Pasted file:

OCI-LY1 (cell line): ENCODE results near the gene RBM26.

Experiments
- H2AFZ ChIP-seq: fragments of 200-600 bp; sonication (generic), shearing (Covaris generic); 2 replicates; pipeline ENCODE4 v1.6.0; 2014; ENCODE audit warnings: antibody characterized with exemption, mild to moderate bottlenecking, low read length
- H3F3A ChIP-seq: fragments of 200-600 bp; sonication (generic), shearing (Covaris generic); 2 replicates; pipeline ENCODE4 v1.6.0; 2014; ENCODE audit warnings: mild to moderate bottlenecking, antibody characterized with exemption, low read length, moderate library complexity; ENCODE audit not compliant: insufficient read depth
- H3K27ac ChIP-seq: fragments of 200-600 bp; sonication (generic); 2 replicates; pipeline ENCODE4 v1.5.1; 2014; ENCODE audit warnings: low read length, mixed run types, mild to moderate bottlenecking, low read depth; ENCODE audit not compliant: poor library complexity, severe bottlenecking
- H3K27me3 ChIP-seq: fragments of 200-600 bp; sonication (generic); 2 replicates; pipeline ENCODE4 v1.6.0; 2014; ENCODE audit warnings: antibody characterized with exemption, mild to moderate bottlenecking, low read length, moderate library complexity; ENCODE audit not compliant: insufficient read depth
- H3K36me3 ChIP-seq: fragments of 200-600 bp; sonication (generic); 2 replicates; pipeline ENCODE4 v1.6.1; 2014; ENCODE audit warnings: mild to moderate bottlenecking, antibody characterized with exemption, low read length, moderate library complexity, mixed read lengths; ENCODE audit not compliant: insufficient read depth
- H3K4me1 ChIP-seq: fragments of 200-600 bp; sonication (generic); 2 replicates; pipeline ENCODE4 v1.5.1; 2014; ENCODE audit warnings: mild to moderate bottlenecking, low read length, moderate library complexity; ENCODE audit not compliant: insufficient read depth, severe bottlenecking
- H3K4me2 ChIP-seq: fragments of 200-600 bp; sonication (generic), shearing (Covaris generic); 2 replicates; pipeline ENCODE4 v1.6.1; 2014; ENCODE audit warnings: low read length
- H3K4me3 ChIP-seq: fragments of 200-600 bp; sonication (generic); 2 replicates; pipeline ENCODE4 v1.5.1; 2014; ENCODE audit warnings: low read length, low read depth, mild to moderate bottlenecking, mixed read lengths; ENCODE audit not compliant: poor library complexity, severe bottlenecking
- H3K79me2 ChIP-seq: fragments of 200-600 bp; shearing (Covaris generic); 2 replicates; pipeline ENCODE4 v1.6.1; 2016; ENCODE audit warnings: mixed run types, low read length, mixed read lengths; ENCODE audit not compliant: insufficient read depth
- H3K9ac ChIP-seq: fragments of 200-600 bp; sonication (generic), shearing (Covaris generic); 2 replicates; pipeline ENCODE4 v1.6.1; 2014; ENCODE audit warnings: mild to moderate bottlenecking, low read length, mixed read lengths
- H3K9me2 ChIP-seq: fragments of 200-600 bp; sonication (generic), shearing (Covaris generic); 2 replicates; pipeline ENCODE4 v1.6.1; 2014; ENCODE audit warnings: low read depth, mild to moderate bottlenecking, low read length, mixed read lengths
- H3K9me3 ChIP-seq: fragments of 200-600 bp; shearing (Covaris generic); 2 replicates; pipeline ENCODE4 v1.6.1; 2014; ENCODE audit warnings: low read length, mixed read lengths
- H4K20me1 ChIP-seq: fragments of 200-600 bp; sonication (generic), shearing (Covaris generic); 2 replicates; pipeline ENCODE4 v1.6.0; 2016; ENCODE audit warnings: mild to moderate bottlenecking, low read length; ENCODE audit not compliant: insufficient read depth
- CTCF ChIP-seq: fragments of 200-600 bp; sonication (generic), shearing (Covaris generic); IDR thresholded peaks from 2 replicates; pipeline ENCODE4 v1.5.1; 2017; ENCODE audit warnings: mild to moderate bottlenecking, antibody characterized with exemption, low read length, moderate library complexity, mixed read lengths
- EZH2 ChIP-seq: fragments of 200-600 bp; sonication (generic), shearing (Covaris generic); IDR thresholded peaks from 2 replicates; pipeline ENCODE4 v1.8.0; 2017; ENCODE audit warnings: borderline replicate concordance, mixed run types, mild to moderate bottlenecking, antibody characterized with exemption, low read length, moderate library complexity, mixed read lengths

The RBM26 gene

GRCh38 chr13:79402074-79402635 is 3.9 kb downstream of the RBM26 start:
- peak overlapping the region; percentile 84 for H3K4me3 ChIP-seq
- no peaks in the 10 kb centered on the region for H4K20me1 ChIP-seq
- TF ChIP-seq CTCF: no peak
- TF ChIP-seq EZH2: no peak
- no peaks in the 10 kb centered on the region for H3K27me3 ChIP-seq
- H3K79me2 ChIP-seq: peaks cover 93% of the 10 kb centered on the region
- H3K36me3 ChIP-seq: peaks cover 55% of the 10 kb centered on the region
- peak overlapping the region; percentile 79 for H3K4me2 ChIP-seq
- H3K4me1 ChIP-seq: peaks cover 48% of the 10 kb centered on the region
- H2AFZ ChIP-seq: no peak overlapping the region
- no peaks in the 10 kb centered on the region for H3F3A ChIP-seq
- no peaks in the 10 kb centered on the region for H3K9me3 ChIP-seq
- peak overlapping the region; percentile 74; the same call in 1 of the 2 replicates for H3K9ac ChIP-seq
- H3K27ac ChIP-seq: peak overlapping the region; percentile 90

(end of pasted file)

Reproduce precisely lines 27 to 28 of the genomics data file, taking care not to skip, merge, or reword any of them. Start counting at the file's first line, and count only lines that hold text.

- peak overlapping the region; percentile 79 for H3K4me2 ChIP-seq
- H3K4me1 ChIP-seq: peaks cover 48% of the 10 kb centered on the region